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Wednesday, July 1, 2015

Hainanese chicken chop

I remember going to some old coffeeshops in KL with my parents when I was little and tucking into some Hainanese favorites including roast pork and chicken chop. We also stayed at a holiday bungalow in Fraser’s Hill which had a wonderful Hainanese caretaker who served up fabulous meals and desserts including, of course, chicken chop.

Sadly, the holiday bungalow no longer exists and the caretaker has retired. The few Hainanese coffeeshops in town have given way to Starbucks and Coffee bean outlets. There are a few remaining restaurants including Coliseum and Yut Kee that claim to serve up the dish but when I tried them, something was missing. Majestic Hotel offers what is supposed to be a chicken chop from a recipe handed down through three generations but charges a bomb for it. Desperate for a really authentic chicken chop like I remember from the good old days, I had to resort to making my own.

To me, what makes the chicken chop typically Hainanese is a combination of ingredients. Of paramount importance is the gravy, a tantalizing blend of different sauces, stock and spices that drench the fried chicken and make every mouthful ambrosial. A Hainanese friend demonstrated this dish once a long time ago but I didn’t really take note of everything she put in. The french fries also have to be homemade. The pre-cut variety just doesn't cut it. For me, there has to be baked beans, not the icky frozen vegetables or worse, green peas which I absolutely abhor.

The chicken chop itself has to be made with chicken thighs, because chicken breast ends up being too dry when deep-fried. The thigh should be deboned with just the little bit of bone joint at the end remaining. I now get it de-boned for me at the market, because when I do it myself, it takes me forever and I end up doing a terrible job. I also pound it out a little to make sure that the entire piece of chicken is of the same flatness.

The recipe calls for the chicken pieces to be coated  in a beaten egg and then dredged with flour. Any flour will do really, but a chef once let me in on the secret and told me about Hup Loong Frying Powder (what a great name!). According to its list of ingredients, it's a mixture of wheat flour, rice flour, corn flour and bean flour. Whatever you coat it with and fry or even when you use it in a batter, the end result is really crisp. I find it especially good when frying up calamari or tempura.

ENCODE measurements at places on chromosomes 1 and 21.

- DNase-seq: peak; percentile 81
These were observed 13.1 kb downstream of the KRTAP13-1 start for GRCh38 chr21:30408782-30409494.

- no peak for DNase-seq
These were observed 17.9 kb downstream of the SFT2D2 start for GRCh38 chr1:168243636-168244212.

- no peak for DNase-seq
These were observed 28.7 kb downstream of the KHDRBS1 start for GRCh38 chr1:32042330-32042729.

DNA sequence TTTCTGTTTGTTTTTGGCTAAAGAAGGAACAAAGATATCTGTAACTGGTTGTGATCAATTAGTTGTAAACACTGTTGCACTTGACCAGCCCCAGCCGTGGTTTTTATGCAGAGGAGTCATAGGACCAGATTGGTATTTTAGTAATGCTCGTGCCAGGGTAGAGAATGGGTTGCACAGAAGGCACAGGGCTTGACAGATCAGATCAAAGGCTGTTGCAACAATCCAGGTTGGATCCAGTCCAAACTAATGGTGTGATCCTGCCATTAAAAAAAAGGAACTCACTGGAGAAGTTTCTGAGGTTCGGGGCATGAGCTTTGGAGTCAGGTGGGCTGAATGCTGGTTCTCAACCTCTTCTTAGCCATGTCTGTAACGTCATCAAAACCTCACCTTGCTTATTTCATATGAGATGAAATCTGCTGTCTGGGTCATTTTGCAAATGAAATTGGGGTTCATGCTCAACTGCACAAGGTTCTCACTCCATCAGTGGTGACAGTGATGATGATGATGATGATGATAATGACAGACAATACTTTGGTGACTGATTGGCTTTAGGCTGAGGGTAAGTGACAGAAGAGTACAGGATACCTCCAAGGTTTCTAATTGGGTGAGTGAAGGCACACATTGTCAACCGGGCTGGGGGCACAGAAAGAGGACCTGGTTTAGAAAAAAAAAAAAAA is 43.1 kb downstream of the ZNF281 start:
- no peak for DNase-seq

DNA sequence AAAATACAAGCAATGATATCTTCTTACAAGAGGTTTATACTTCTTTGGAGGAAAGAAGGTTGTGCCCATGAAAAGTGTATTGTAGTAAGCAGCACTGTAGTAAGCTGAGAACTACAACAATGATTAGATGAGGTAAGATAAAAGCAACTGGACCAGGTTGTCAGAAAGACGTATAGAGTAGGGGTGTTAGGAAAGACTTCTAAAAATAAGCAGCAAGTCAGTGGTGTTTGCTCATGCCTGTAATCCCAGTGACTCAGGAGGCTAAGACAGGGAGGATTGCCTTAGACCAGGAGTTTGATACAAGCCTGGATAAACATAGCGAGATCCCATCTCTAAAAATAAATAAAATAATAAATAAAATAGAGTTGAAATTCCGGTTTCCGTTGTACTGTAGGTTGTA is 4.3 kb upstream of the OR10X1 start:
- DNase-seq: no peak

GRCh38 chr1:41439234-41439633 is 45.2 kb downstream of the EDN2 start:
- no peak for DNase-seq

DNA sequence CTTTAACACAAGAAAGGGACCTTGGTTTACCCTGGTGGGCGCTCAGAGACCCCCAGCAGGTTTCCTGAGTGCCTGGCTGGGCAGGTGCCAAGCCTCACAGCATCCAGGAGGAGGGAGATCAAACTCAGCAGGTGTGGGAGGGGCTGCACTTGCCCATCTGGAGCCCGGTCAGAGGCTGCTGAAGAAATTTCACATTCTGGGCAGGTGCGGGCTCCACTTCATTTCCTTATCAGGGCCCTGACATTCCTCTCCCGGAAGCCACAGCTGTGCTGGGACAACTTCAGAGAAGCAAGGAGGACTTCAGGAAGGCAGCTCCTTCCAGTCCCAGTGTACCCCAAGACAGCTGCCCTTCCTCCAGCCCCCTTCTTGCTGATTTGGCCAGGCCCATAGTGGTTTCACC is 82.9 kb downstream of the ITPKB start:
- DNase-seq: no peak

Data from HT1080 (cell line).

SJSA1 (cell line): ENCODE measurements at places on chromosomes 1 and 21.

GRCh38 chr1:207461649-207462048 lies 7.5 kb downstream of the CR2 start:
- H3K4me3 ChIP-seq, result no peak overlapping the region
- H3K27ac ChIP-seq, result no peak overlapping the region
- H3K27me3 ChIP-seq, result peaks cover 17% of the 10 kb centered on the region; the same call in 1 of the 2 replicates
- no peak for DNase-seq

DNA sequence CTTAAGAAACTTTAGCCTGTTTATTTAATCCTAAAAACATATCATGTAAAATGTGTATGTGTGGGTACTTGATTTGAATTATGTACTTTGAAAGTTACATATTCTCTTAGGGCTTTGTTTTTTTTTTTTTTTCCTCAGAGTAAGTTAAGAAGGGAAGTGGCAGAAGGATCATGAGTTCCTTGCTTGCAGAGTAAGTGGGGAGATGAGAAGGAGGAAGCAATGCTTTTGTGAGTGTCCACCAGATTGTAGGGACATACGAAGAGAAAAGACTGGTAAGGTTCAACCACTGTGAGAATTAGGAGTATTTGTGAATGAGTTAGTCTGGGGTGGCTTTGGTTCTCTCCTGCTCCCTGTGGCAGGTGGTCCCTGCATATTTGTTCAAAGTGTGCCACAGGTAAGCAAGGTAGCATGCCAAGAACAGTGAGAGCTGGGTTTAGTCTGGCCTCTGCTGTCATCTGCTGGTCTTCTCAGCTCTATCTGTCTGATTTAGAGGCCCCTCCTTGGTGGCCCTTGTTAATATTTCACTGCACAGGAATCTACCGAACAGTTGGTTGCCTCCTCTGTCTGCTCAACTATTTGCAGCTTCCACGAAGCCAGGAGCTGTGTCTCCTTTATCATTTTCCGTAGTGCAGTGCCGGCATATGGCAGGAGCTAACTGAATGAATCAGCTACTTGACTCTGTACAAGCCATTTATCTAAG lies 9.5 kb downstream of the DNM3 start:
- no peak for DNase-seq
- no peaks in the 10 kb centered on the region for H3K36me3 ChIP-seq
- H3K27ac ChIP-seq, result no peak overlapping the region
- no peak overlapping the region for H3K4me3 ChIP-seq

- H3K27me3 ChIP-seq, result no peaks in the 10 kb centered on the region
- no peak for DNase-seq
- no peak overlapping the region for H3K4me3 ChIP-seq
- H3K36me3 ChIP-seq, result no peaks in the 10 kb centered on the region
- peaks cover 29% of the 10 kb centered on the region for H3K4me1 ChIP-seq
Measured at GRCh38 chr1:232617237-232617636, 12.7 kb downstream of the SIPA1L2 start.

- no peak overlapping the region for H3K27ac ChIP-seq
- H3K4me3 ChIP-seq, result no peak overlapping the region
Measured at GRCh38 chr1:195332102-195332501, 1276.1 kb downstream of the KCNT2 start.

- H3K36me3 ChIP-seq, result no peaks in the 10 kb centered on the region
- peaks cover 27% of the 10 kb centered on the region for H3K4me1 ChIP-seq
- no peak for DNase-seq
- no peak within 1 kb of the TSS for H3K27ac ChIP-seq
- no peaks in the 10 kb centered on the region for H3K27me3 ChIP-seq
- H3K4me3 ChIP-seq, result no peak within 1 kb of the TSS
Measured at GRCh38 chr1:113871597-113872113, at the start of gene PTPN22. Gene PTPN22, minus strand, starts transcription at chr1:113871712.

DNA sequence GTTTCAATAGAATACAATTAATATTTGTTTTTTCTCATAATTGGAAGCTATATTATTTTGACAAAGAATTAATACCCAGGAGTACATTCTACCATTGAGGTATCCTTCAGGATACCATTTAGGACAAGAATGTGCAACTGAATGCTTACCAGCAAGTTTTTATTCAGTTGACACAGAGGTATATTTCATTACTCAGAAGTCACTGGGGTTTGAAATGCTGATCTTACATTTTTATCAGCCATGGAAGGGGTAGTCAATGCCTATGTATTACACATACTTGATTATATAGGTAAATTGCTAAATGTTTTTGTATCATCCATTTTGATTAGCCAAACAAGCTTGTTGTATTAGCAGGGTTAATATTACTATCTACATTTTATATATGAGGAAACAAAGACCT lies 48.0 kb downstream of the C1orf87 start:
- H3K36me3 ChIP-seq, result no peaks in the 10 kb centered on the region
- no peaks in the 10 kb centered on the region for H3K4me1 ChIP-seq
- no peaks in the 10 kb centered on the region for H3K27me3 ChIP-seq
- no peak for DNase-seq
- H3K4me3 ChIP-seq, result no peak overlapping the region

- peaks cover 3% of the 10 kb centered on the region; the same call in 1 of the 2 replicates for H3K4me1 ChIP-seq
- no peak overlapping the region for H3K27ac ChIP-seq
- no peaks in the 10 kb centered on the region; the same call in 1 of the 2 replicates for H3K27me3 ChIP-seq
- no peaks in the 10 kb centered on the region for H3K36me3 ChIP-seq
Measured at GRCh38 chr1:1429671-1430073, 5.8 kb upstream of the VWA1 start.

I scoured the internet for a good recipe and I've kind of played around with the ingredients, incorporating some and deleting others. What I've listed below works best for me. I'm also not great when it comes to measurements, which is why I'm hopeless at baking. So the measurements in the recipe are just a guide. Just go ahead and make more of the gravy if you like it ( which I do) and more of the french fries if you're a fan (which I am).

The traditional Hainanese chicken chop calls for toasted white bread to sop up all that wonderful gravy!



Hainanese Chicken Chop
(For 4)
Ingredients for fried chicken:
4 chicken thighs, deboned
salt and pepper to taste
50g flour
1 egg, beaten
Oil for deep frying

Method:
1.  Clean, pat dry and season chicken thighs with salt and pepper to taste.
2.  Coat chicken with beaten egg and dredge in the flour.  Deep fry chicken until golden brown.  Dish out onto a serving plate.

Ingredients for Gravy:
300g potato wedges
1 tbsp butter
1 clove garlic, minced
1/2 cup chicken stock
30g big onion wedges
50g tomato wedges
salt and pepper to taste
baked beans
Seasoning:
40g Lea & Perrins sauce
30g tomato ketchup
1/2 tsp cornflour mixed with
1 tbsp water

Method:
1.  In the same oil used for frying the chicken, deep fry the potato wedges to half cook them.  Dish out and drain on paper towels.
2.  In a frying pan, heat the butter and saute the minced garlic for a few seconds.  Add the half-cooked potato wedges and the chicken stock.  Cook over low heat for 5 minutes.
3.  Add the onion and tomato wedges and stir fry for a few seconds.  Add seasoning to taste and thicken gravy with the cornflour mixture.  Add potato wedges to continue cooking them. Pour gravy over chicken chop and serve immediately.
4. On the side, serve up warmed baked beans or green peas.

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